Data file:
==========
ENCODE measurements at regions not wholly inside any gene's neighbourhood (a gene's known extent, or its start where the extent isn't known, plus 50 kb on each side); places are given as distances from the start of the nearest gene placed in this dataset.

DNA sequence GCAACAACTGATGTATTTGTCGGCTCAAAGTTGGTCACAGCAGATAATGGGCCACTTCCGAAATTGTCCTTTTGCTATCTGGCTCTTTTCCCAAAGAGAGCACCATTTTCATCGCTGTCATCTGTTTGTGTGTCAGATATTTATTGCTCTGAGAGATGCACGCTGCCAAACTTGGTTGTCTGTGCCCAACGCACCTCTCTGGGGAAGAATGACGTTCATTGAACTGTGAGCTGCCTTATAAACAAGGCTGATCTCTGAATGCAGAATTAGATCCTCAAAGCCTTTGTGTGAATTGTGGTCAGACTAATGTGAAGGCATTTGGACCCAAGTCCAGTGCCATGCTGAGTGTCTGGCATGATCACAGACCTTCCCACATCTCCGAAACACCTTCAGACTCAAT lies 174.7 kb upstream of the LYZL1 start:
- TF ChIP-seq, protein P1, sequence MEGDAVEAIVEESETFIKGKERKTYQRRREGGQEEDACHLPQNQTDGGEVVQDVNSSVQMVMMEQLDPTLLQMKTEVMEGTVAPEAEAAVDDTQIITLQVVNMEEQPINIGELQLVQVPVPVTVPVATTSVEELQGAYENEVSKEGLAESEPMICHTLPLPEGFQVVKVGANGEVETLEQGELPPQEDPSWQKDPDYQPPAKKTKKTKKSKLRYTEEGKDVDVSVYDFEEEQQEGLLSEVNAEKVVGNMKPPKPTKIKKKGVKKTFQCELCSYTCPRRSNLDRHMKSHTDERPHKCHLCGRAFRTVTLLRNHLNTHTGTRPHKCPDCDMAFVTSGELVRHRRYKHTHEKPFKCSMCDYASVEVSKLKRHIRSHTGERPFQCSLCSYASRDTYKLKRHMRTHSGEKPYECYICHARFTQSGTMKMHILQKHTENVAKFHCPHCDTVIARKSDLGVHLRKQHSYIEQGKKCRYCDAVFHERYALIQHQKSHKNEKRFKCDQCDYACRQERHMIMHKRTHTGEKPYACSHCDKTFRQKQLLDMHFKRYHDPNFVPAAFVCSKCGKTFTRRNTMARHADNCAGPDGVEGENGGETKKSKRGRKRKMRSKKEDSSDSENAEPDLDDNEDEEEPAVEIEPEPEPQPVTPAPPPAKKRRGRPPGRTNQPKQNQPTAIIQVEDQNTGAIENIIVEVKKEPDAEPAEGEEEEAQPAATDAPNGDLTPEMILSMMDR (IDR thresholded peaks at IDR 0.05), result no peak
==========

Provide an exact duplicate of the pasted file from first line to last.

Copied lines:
ENCODE measurements at regions not wholly inside any gene's neighbourhood (a gene's known extent, or its start where the extent isn't known, plus 50 kb on each side); places are given as distances from the start of the nearest gene placed in this dataset.

DNA sequence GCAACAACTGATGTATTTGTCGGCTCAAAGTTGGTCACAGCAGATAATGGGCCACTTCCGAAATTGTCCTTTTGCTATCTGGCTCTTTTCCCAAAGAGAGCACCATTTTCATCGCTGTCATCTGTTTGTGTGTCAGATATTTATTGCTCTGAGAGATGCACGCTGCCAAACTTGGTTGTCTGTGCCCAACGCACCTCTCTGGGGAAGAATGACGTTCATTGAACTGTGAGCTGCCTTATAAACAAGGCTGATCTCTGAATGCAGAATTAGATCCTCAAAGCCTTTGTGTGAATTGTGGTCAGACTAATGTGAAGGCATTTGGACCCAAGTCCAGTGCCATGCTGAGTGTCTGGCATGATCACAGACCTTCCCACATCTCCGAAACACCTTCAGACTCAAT lies 174.7 kb upstream of the LYZL1 start:
- TF ChIP-seq, protein P1, sequence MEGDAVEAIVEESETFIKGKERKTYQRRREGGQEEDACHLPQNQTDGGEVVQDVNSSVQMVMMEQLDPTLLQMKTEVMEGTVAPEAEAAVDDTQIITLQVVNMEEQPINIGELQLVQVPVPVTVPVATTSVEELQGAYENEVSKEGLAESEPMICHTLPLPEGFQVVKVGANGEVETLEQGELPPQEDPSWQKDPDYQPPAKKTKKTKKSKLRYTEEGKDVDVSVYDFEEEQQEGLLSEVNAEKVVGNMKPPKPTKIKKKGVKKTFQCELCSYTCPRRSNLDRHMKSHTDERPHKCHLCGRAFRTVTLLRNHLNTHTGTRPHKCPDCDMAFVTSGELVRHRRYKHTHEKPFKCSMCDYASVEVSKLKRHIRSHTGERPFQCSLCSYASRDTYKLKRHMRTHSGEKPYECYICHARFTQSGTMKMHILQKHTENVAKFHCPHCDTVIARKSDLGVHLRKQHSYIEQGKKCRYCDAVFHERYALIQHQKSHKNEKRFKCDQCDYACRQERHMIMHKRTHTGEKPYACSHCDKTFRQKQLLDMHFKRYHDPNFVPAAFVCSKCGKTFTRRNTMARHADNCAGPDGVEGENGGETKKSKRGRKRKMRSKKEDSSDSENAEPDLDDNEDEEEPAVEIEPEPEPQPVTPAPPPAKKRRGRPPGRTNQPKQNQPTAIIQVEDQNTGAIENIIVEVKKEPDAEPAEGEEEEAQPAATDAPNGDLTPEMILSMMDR (IDR thresholded peaks at IDR 0.05), result no peak